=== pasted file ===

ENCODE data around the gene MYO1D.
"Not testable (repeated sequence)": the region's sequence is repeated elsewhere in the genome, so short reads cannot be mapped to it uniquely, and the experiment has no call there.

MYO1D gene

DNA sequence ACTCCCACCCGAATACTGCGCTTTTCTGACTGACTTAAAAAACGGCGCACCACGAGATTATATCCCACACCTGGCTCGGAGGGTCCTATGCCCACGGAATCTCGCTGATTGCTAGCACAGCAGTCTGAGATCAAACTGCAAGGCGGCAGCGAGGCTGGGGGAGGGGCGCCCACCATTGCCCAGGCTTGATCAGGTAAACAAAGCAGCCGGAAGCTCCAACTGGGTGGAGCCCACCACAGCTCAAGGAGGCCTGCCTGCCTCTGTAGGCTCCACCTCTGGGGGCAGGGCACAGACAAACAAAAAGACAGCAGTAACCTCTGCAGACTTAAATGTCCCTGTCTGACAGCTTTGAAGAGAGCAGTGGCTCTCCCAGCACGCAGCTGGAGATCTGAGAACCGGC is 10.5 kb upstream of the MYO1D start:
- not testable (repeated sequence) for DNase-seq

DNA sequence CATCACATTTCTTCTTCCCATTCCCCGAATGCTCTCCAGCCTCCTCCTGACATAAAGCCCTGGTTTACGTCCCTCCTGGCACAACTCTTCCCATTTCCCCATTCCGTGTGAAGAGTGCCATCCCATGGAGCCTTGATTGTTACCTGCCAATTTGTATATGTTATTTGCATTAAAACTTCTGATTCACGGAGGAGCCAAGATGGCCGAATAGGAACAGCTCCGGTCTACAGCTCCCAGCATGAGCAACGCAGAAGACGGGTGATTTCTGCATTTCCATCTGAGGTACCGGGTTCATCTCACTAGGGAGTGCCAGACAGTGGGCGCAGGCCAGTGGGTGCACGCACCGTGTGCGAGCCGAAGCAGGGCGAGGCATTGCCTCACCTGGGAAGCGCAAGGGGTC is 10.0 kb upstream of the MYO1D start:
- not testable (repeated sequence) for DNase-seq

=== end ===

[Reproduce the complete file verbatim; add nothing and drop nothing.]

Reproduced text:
ENCODE data around the gene MYO1D.
"Not testable (repeated sequence)": the region's sequence is repeated elsewhere in the genome, so short reads cannot be mapped to it uniquely, and the experiment has no call there.

MYO1D gene

DNA sequence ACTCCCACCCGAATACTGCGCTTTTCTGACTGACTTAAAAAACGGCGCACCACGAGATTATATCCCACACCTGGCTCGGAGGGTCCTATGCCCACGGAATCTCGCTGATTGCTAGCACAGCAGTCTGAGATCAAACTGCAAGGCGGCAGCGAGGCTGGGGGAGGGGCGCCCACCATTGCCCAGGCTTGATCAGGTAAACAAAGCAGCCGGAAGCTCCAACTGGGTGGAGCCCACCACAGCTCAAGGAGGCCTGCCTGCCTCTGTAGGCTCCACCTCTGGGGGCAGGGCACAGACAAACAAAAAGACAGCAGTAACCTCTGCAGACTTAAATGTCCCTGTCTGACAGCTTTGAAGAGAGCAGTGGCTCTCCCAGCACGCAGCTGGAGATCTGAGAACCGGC is 10.5 kb upstream of the MYO1D start:
- not testable (repeated sequence) for DNase-seq

DNA sequence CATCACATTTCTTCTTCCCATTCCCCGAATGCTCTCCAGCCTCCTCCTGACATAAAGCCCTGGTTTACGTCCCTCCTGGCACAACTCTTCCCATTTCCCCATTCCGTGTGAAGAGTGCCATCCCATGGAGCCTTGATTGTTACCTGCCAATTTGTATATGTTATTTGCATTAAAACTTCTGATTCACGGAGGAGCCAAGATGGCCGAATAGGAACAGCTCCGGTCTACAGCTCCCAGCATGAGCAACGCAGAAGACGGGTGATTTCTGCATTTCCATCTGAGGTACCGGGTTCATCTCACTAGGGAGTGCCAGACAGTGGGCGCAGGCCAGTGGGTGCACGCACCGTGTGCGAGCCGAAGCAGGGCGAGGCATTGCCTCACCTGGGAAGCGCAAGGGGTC is 10.0 kb upstream of the MYO1D start:
- not testable (repeated sequence) for DNase-seq